Westwood goes back to her (dyed) roots
In a spring/summer season that has seen designers playing to their own strengths – going back to their roots, if you will – Vivienne Westwood did just that at her Gold Label show in Paris yesterday.
To the not-so-dulcet strains of Sid Vicious's "My Way", Britain's most famous fashion designer sent out a strong mix of signature draped knitwear and jersey that looked just as light as it did spirited. Now, as always, the woman who wears Westwood is no shrinking violet.
Here, too, were cute tailored micro-shorts in the type of masculine fabrics usually reserved for men's tailoring and jackets also borrowed from menswear, with soft, broad rounded shoulders and frayed edges.
Westwood makes no secret of her love of a DIY aesthetic that gives new meaning to the term "undone". Evening wear, in particular, which was less overblown than it has been, looked brilliant pinned and tucked around the body to precious but always proudly unfinished effect.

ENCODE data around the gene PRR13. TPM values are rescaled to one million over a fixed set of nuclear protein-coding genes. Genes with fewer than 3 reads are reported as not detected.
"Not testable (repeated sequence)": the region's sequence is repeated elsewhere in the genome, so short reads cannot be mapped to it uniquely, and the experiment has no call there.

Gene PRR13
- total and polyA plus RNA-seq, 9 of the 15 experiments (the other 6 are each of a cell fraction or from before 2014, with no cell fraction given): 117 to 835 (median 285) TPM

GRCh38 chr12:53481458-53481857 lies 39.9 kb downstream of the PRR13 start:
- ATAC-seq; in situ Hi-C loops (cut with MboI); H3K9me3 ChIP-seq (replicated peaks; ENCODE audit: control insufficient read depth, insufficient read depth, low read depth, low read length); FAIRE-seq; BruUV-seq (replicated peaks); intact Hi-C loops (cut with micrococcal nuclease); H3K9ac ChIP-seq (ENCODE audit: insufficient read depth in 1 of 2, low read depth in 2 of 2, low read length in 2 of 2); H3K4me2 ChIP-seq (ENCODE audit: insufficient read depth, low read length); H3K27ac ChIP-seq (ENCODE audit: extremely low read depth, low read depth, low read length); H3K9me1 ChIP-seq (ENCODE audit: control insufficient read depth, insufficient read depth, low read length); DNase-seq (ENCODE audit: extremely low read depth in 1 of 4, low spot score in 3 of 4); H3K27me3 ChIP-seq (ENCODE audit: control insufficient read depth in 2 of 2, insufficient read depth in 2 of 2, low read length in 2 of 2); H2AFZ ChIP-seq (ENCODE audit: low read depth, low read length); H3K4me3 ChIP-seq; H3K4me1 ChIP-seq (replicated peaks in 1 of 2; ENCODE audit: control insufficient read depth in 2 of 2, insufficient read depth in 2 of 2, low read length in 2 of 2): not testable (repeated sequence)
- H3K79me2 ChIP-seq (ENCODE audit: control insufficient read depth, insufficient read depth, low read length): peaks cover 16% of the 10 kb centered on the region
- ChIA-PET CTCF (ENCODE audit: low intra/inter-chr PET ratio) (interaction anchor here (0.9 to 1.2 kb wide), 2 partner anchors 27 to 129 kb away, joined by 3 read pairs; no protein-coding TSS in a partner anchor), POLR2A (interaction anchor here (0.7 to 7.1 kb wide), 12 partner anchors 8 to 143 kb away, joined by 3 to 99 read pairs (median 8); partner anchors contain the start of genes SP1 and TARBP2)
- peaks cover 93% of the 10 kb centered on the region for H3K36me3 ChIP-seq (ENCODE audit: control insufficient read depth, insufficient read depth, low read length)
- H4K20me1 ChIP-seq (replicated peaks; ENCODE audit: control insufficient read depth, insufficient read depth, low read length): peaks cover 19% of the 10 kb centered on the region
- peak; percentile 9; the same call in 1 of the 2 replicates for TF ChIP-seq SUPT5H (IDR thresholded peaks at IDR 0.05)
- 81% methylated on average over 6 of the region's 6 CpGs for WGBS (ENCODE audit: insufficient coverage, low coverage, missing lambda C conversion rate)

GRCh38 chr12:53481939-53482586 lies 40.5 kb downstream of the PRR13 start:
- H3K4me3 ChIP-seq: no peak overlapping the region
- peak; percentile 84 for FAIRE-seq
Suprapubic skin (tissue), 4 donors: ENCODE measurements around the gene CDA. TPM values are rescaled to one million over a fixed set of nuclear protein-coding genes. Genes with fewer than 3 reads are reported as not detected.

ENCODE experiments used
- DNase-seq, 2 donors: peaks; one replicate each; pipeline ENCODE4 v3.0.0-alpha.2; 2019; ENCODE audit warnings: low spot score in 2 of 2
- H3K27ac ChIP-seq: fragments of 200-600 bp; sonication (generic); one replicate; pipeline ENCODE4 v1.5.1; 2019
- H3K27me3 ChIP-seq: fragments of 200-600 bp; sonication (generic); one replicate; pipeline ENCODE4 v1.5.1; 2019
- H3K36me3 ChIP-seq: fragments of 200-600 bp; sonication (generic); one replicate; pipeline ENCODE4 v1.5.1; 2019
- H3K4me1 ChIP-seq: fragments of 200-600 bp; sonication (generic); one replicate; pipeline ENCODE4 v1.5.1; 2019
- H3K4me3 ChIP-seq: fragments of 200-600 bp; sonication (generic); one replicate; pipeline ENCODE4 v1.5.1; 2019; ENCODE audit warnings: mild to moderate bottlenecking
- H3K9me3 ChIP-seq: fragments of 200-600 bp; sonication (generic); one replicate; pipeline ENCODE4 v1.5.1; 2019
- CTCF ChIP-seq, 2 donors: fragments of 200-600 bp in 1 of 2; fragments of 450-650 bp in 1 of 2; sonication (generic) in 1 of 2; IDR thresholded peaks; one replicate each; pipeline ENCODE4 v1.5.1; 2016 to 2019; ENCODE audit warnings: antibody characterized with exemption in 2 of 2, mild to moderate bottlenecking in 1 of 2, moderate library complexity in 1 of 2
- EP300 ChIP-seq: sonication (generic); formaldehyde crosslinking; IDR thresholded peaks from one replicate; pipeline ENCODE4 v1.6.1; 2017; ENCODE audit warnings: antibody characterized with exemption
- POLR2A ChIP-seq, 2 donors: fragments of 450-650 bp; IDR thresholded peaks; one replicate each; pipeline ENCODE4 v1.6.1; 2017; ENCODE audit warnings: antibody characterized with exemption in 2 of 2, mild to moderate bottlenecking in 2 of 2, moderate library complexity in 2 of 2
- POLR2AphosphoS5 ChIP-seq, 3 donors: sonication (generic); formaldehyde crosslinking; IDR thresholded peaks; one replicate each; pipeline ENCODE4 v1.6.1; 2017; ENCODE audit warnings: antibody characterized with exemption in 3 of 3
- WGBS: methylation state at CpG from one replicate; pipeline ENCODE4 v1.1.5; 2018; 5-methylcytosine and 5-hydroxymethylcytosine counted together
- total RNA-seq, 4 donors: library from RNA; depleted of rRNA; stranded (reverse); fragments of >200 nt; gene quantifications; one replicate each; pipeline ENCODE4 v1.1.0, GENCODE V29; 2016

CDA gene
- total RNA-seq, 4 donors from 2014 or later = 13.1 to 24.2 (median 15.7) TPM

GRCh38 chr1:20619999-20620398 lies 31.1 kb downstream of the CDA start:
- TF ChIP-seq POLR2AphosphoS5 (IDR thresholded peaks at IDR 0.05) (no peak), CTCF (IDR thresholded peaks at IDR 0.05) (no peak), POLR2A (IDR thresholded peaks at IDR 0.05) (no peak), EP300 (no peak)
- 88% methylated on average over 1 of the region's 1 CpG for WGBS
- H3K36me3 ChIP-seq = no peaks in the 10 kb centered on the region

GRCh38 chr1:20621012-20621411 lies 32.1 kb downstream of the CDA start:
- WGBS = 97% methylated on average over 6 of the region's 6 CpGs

Once again, the pioneering designer used the catwalk as a vehicle through which to express her political views. Green issues and global warming are high on Westwood's agenda as is her ongoing campaign against homogeneity and indiscriminate consumption. This, rather brilliantly, only served to enhance the audacity of her aesthetic which seems as relevant now as ever.
If the A-list was conspicuous by its absence at the spring/summer collections in Milan earlier this week it was out in force yesterday in Paris, the last stop on the international designer fashion circuit.
Bruce Willis and his wife Emma Heming, Dita Von Teese and Rihanna all took pride of place in the front row at Dior, among the biggest shows of the week. So what did Dior's designer, Gibraltan-born, British-educated John Galliano, have to offer his customers – not to mention the aforementioned beautiful people – for the forthcoming season?
He stated as inspiration film noir and specifically a young Lauren Bacall. His models emerged with immaculately coiffed hair, true red lips and sultry hooded eyes. The references didn't stop at the styling. "Bogart" trenches came in everything from houndstooth check – a time-honoured Dior signature – to python and from classic sand-coloured gabardine to satin-backed crepe. The iconic outerwear was cut short and sweet throughout – Galliano is not the only designer who feels there's really no need for anything to fall below mid-thigh next season.
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